Archive for September, 2012

The Big Story

Wednesday, September 26th, 2012

Lately, you may have noticed a longer time between postings here. Yes, of course, I’ve been busy. A new term at Art Center just began; I’m working on a new book, several time intensive projects, and heading to the Dice conference tomorrow to speak. Nevertheless, I’ve been busy for years. The saying, “If you want something done, ask a busy person,” applies to me. The issue is graphic design. I spend all day with it. I teach, write, and yammer on about it. Lately, when I think about posting something I look at possible design pieces and think, “I am so over this.” Don’t worry. It’s a passing phase, and I’m bound to find some design I’m inspired by soon.

To escape typography, I watched Doctor Zhivago, Lawrence of Arabia, and Ryan’s Daughter again recently. They are all remarkable. If you haven’t seen these, they aren’t what you think. Yes, Doctor Zhivago and Ryan’s Daughter are love stories. But they are played out on such a vast scale against epic times. And, they are extraordinarily and exquisitely designed.  David Lean’s vision is clear and refined. Julie Christie (who looks remarkably like Paula Scher) is the most beautiful woman who ever lived. The Panavision cinemascope and color is unbelievable. These are big, big, big movies. This is what a movie is supposed to look like.

I admit, there are some aspects that didn’t age well. Everyone’s makeup in Doctor Zhivago is a little heavy and runs toward a groovy 1965 dark eyes, light lips look. As T. E. Lawrence, Peter O’Toole captures a complex and troubled character, but he should have said “no,” to the third application of mascara.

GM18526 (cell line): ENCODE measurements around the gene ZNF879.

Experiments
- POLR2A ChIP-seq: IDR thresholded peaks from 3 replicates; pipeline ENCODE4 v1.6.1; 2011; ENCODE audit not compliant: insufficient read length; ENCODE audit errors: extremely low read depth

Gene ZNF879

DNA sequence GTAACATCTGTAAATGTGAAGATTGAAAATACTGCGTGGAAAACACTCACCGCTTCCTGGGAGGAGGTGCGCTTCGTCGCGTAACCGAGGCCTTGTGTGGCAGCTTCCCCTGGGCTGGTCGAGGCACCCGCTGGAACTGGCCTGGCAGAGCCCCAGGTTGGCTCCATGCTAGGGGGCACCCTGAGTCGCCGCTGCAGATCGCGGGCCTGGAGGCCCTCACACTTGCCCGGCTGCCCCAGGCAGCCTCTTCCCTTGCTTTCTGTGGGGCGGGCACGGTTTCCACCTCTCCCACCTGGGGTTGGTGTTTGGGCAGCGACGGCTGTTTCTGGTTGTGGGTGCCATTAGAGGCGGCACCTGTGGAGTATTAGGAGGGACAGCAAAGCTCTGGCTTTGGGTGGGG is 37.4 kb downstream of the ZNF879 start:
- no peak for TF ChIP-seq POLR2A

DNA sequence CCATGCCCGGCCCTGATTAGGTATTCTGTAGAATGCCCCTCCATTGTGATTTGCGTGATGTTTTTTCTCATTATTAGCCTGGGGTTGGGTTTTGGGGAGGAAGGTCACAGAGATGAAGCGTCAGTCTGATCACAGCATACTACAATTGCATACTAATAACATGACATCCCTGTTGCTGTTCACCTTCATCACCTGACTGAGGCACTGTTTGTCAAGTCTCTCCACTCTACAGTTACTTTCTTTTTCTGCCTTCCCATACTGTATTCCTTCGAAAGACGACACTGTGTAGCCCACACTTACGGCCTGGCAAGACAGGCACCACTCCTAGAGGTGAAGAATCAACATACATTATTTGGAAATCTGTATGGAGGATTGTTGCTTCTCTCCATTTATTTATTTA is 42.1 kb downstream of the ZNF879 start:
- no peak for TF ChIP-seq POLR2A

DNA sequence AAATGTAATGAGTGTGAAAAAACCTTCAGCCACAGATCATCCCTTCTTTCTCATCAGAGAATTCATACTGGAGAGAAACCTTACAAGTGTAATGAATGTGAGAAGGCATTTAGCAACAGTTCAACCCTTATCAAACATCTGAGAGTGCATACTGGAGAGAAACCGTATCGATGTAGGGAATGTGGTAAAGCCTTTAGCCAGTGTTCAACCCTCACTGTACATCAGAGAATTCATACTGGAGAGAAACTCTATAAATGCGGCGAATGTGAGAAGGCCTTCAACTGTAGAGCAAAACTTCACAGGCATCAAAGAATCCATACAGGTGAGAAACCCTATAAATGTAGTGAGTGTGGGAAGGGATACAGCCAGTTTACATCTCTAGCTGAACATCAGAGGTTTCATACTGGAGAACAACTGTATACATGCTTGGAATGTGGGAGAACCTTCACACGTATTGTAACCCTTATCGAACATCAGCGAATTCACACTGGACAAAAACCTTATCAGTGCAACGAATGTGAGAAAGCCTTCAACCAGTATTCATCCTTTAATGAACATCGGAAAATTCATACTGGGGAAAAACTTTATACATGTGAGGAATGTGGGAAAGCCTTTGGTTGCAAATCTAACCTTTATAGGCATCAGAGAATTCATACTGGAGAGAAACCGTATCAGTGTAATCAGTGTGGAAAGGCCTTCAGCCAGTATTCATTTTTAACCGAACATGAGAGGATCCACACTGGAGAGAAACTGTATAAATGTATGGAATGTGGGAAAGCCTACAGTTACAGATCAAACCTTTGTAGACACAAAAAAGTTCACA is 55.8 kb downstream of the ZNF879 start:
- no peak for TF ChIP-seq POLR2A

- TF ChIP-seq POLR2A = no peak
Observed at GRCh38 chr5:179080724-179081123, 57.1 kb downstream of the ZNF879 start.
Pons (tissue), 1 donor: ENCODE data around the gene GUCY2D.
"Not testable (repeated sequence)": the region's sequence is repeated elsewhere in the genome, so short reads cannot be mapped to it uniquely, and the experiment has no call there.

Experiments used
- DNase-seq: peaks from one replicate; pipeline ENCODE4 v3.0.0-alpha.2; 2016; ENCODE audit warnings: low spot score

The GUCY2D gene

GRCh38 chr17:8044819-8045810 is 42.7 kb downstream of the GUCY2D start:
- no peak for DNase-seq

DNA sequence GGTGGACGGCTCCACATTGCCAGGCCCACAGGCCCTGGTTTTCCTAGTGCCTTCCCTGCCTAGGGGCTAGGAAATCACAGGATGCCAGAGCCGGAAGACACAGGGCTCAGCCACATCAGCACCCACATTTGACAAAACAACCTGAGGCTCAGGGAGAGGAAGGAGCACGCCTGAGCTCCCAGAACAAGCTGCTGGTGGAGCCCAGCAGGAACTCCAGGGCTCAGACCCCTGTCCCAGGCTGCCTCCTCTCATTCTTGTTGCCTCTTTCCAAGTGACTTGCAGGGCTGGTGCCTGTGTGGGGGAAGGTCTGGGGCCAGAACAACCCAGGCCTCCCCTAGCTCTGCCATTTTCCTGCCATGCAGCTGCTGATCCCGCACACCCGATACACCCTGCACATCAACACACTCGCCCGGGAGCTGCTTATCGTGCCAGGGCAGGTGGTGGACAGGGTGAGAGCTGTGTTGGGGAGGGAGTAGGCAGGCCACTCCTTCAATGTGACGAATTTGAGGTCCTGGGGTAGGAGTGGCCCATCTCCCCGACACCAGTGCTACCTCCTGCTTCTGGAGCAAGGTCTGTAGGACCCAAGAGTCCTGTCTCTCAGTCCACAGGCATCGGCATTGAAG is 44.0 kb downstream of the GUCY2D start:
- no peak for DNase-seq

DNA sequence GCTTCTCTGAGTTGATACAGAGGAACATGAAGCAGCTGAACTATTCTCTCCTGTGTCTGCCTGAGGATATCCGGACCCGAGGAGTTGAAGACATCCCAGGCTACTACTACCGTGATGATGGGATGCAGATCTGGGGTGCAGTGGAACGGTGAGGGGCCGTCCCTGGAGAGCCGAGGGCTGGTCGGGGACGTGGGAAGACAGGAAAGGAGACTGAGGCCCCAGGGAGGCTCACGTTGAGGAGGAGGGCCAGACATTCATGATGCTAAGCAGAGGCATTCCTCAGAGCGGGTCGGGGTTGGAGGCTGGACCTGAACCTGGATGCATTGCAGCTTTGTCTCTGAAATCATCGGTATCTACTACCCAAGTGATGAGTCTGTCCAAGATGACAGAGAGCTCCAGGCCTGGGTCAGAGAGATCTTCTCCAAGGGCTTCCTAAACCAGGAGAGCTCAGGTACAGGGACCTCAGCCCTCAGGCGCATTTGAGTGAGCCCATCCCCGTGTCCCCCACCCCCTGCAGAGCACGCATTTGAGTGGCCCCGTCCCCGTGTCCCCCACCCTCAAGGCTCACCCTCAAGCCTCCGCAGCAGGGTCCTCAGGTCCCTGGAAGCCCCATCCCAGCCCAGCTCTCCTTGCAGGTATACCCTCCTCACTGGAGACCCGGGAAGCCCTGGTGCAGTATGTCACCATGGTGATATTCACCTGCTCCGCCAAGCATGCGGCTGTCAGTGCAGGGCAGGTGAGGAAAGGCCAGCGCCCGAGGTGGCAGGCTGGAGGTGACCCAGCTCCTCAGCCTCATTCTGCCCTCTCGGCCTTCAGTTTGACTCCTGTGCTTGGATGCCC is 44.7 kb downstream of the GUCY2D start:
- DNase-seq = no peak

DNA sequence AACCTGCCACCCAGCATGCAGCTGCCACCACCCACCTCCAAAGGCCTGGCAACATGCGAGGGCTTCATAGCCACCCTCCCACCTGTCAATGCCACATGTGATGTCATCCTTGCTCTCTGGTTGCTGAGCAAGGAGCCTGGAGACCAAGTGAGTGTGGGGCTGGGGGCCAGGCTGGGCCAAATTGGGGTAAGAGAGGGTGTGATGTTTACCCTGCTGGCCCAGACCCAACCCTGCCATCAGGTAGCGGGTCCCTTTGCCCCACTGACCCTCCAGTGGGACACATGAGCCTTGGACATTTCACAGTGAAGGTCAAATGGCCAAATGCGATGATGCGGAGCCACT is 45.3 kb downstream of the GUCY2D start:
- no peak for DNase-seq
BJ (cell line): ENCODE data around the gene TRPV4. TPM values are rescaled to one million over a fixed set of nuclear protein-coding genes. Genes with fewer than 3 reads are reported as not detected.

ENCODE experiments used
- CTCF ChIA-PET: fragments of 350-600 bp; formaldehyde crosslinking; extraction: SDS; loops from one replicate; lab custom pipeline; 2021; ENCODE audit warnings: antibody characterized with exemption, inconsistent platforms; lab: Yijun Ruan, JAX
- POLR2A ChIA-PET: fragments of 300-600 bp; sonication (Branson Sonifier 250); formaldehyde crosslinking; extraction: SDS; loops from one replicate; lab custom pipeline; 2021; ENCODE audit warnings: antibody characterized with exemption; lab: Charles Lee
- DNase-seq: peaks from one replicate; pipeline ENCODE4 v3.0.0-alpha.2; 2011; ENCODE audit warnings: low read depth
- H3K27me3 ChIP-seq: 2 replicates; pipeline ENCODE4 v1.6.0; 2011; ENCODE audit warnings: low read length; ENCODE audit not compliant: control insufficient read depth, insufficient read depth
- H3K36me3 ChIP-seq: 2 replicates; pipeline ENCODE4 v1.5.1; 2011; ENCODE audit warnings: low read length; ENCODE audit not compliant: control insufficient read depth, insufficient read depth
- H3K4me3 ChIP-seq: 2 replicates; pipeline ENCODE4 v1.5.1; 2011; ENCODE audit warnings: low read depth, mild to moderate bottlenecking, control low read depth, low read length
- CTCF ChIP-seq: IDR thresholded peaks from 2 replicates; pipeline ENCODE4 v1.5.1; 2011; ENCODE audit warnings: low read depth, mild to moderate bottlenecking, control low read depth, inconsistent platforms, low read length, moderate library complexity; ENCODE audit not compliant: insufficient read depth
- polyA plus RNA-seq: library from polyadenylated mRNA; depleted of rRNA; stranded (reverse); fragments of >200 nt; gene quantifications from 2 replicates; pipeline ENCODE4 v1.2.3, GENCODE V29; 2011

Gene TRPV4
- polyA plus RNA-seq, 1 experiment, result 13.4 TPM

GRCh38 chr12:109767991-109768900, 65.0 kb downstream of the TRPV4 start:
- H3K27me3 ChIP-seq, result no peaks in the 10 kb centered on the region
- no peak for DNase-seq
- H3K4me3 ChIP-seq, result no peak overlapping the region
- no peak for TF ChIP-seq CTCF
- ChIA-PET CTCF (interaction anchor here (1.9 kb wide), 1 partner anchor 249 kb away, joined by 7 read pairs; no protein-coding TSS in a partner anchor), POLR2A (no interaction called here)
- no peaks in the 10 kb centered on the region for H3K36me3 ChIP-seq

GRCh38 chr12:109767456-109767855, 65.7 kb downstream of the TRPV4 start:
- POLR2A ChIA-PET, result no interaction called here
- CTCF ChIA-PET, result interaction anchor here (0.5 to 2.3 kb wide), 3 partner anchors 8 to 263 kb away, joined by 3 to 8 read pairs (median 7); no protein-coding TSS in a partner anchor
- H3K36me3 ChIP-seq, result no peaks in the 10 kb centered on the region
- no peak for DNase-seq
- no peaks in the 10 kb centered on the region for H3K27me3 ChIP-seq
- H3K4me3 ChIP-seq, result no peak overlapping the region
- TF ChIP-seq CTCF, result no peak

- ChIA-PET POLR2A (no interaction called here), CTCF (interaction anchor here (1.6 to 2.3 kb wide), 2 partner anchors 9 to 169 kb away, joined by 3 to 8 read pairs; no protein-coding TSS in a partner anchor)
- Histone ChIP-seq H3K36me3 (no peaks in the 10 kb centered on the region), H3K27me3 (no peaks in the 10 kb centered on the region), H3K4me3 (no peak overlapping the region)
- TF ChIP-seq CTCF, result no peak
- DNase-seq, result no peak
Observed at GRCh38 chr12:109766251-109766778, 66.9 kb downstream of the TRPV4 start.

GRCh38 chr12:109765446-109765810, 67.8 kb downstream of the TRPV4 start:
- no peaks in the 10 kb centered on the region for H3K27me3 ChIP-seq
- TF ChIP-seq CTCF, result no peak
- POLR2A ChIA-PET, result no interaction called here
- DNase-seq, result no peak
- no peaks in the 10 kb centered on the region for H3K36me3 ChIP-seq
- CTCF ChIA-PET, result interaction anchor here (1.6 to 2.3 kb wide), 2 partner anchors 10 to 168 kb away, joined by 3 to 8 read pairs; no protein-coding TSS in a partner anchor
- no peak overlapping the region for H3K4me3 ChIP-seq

Finally, there is a scene in Ryan’s Daughter that is my favorite in any film. It’s only a moment, when Sarah Miles lies on the forest ground and looks up. The camera points up to the tree’s canopy. There is no music, only the sound of the rustling leaves and creaking of the branches as they barely move in the wind.

David Lean, Lawrence of Arabia, 1962

David Lean, Lawrence of Arabia, 1962

Julie Christie, Doctor Zhivago, 1965

David Lean, Doctor Zhivago, 1965

David Lean, Ryan's Daughter, 1970

David Lean, Ryan's Daughter, 1970

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Nude Nude Girls

Friday, September 21st, 2012

Mickalene Thomas, Les Trois Femmes Noires, 2010

This week in my Communication Design 1 class, we talked about audience and allusion. I use the example of Edouard Manet’s Le déjeuner sur l’herbe and the application of this painting to other projects. Whenever I try to explain this I’m sure they are staring at me and thinking, “I have no idea what he is saying. I think he’s lost his mind.” But, that’s fine because I’m not sure about my mind lately.

Le déjeuner sur l’herbe was a scandal when it was exhibited in 1863. It was rejected by the Salon, and then shown at Salon de Refusés. Today it seems rather innocuous. Yes, there is a nude woman, but so what? Haven’t nude women existed in art for millennia? Yes, but in 1863, it was only appropriate when the woman appeared in a religious or mythological context. It was one thing to have a nude sculpture of the goddess Diana, but entirely different to have an ordinary woman nude. And having a picnic. With men. Shocking.